Creating plausible geometric acoustic simulations in complex scenes requires the inclusion of diffraction modeling. Current real-time diffraction implementations use the Uniform Theory of Diffraction, which assumes all edges are infinitely long. The authors utilize recent advances in machine learning to create an efficient infinite impulse response model trained on data generated using the physically accurate Biot-Tolstoy-Medwin model. The authors propose an approach to data generation that allows their model to be applied to higher-order diffraction. They show that their model is able to approximate the Biot-Tolstoy-Medwin model with a mean absolute level difference of 1.0 dB for first-order diffraction while maintaining a higher computational efficiency than the current state of the art using the Uniform Theory of Diffraction.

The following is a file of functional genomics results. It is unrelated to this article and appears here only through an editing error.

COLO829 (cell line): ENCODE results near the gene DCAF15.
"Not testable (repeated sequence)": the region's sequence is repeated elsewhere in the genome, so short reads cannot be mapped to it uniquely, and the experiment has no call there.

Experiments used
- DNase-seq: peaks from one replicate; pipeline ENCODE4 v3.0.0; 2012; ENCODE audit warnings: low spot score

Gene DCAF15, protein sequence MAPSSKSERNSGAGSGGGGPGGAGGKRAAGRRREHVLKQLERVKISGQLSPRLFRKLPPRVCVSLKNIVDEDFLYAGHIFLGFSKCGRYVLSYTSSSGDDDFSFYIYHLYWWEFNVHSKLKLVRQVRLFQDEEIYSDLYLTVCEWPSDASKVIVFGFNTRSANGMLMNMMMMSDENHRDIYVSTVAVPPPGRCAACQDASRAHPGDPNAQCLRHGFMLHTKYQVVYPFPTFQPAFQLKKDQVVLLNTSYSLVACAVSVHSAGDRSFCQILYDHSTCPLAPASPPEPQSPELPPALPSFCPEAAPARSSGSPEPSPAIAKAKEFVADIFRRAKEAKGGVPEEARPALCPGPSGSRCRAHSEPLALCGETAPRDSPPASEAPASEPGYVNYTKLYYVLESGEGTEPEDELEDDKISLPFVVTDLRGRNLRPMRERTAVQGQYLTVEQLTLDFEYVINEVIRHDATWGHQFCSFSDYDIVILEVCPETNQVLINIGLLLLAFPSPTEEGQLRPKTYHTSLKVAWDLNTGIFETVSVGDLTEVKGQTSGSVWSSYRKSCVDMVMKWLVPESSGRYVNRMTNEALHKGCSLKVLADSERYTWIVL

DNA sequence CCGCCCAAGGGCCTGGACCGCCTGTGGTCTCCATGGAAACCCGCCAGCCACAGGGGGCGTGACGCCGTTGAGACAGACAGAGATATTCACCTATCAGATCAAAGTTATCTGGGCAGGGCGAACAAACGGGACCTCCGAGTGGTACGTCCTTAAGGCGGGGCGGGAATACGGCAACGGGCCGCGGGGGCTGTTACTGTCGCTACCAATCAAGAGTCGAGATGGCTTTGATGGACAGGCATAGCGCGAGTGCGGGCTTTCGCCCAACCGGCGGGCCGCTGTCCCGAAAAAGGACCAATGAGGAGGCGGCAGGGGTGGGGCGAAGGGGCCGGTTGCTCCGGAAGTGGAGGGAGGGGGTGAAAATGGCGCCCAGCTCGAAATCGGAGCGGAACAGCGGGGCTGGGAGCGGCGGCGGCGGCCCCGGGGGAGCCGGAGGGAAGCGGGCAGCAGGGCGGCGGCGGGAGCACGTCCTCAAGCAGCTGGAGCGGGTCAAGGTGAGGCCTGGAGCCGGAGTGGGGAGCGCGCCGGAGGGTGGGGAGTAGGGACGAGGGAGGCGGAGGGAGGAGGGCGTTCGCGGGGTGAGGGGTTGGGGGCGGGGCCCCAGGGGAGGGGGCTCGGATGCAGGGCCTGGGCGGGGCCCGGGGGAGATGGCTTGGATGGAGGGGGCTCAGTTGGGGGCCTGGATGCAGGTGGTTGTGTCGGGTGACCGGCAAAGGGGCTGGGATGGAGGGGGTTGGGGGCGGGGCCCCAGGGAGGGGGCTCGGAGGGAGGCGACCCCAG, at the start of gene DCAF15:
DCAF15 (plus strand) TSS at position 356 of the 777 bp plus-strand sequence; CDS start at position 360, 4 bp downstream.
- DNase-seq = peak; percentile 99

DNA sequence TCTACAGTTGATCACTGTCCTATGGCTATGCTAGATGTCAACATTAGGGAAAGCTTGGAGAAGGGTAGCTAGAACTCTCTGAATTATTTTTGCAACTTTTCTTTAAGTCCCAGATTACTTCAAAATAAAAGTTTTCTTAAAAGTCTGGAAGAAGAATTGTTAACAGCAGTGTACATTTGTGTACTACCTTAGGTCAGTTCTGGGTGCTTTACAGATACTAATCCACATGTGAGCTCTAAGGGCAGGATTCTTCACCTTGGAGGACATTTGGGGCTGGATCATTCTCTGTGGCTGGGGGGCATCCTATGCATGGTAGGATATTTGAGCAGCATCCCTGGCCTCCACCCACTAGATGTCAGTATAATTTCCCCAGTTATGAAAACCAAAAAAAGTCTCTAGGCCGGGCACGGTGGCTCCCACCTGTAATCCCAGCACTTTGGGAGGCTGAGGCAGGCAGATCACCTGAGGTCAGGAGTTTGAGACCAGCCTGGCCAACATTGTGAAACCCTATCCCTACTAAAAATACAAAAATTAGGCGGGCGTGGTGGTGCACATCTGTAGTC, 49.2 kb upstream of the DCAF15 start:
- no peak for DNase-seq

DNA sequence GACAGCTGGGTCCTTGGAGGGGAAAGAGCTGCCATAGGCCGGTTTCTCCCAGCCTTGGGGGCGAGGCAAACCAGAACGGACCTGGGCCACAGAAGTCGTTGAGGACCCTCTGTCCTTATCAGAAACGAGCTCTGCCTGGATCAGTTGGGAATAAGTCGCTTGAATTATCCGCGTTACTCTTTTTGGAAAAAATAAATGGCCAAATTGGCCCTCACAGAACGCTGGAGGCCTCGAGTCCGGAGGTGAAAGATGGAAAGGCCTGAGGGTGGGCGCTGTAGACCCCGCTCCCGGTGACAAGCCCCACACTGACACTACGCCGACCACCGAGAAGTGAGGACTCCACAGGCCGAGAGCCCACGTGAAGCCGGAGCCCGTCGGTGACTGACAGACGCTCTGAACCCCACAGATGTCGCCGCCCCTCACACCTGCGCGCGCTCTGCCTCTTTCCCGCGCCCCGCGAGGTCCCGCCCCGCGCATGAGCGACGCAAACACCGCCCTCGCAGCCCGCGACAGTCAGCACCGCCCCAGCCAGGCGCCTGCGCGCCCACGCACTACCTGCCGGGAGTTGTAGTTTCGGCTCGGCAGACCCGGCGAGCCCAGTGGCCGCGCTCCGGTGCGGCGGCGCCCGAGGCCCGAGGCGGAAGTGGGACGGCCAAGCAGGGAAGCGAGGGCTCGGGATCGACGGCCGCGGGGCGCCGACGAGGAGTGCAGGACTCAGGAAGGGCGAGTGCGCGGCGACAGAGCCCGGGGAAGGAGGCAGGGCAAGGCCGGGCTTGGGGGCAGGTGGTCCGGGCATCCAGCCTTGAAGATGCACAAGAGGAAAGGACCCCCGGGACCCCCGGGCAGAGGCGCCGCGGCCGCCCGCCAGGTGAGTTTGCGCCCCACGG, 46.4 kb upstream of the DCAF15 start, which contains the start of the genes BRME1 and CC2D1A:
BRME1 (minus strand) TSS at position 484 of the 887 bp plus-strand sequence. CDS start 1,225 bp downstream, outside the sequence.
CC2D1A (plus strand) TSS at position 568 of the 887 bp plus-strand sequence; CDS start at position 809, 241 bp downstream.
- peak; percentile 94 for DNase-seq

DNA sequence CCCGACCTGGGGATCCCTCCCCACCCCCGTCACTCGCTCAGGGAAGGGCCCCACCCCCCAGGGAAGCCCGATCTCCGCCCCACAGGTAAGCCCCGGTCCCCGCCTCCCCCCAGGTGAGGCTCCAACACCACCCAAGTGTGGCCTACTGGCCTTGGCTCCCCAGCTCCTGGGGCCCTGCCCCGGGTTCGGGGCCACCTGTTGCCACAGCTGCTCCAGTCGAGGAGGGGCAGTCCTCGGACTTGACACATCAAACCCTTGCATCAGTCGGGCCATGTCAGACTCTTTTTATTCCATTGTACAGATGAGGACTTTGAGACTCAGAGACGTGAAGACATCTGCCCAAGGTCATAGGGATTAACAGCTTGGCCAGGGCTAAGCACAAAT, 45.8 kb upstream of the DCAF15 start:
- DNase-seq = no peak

Click to purchase paper as a non-member or login as an AES member. If your company or school subscribes to the E-Library then switch to the institutional version. If you are not an AES member and would like to subscribe to the E-Library then Join the AES!
This paper costs $33 for non-members and is free for AES members and E-Library subscribers.